Additionally, Egyptians were awed into deep silence by the wide-ranging powers of the state. The respected writer and jurist Qasem Amin (1865-1908) wrote that Egyptians feared authority more than sickness and bullets. Since the state was perceived to be so mighty, actually invincible, few individuals (or groups) risked opposing it. After all, why would one defy the security apparatus, the media, the bureaucratic machinery, when all of these institutions are strictly loyal to the state and fully capable of obliterating the identity of its opponents?
Man in Egypt is a toothless physical creature, with limited abilities and limitless constraints. Confronting the ‘metaphysical’ state reflects, at best, an act of suicide; at worst, sheer insanity. Those who provoked the state had gone “beyond the sun , and came back with wrecked bodies and impaired souls. Their wretched fates implanted passivity and compliance in the psyches of their fellow citizens. Quite naturally, de-politicization and indifference reigned.
It is against this crucial backdrop that the signs of change that have surfaced lately on Egypt s political and social landscape should be assessed. For example, a wave of labor strikes, sit-ins and demonstrations have swept Egypt in the past few months. Workers demanded better wages and improved working conditions. The wave that started quietly gained momentum last December with the rally of around 20,000 textile workers at the industrial city of Al-Mahalla protesting over the cut of their annual bonus. Five days of demonstrations forced their superiors to yield to their demands. The unexpected defeat of the state in Al-Mahalla prompted workers in other factories to follow suit, leading to a movement unseen since World War II. The daily Al-Masry Al-Youm estimated that a new labor action happened every day in the first five months of 2007.
Other sectors were not immune to that mood of rebellion. Last month, extended periods of shortage of water supply propelled villagers of Borolos (situated in the governorate of Kafr El-Sheikh) to blockade the international coastal road that stretches along the Mediterranean from Rafah in the East to Salloum in the West. The ‘uprising of the thirsty’ moved to numerous villages in Egypt’s Delta, where, for years, clean water has been a scarcity and governmental inattention is always in abundance.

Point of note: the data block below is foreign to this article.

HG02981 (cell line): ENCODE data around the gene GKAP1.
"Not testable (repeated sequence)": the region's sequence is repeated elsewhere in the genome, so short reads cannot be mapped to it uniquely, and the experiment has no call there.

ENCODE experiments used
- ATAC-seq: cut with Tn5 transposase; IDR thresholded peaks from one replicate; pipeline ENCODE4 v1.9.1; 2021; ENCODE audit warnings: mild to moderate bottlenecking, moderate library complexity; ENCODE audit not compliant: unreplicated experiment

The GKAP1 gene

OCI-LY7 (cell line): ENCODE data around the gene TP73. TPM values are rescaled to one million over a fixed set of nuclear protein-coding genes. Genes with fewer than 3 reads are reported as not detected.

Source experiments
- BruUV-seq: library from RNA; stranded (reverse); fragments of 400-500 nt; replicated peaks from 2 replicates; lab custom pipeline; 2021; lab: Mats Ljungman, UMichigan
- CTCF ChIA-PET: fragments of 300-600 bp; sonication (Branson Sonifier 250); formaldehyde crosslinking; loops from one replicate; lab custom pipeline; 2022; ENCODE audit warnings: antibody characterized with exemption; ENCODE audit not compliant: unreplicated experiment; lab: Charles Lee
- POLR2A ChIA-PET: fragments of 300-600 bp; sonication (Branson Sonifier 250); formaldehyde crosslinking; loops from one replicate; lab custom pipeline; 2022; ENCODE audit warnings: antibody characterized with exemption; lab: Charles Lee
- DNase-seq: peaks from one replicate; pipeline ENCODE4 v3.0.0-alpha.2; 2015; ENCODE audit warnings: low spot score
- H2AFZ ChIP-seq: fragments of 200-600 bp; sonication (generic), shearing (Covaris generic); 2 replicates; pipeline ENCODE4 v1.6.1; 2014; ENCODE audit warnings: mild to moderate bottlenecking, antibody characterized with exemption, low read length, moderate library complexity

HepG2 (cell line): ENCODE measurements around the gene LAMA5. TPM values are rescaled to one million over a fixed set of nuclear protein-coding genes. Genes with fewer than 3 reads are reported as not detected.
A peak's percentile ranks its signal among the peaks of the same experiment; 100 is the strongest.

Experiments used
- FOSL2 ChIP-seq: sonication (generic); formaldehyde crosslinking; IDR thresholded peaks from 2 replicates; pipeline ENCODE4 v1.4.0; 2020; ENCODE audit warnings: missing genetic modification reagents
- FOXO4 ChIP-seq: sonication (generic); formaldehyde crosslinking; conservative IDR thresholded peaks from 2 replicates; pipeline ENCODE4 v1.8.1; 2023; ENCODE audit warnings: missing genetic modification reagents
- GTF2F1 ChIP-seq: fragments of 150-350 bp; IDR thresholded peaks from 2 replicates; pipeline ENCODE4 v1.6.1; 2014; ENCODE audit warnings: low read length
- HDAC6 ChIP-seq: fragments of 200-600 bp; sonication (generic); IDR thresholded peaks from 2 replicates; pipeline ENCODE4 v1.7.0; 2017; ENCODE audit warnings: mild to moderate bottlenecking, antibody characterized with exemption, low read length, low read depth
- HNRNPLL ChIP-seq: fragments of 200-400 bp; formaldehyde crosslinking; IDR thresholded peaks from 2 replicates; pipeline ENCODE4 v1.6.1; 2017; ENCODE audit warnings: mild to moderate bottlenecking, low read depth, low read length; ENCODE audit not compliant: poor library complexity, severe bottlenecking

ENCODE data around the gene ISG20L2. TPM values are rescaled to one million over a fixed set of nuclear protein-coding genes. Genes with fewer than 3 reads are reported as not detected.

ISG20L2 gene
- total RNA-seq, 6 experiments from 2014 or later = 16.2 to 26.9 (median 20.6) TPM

Something in Egypt is changing, albeit slowly. The long-standing asymmetry of power between the state and its feeble subjects has changed, at least psychologically. Many Egyptians are coming to the realization that the state is not that omnipotent entity they traditionally thought it is, and that it could be challenged. In fact, some are even promising its vulnerability and anticipating its demise. The state has undeniably lost much of the aura of respect and sacredness it has always surrounded itself with. The iron fist of security agencies has proved to be futile on more than one occasion, and further capitalization of that obsolete weapon is bound to backfire. The supremacy of the state media is waning too, thanks to the proliferation of the internet and satellite channels.
In short, the metaphysical stature of the Egyptian state is slowly fading away, something that Mubarak and his henchmen are probably losing sleep over, for, in many ways, it is reminiscent of the frantic days preceding Sadat s assassination. Nael M. Shamais a PhD candidate, School of International Relations, University of St. Andrews, UK. The commentary is published by DAILY NEWS EGYPT with his permission.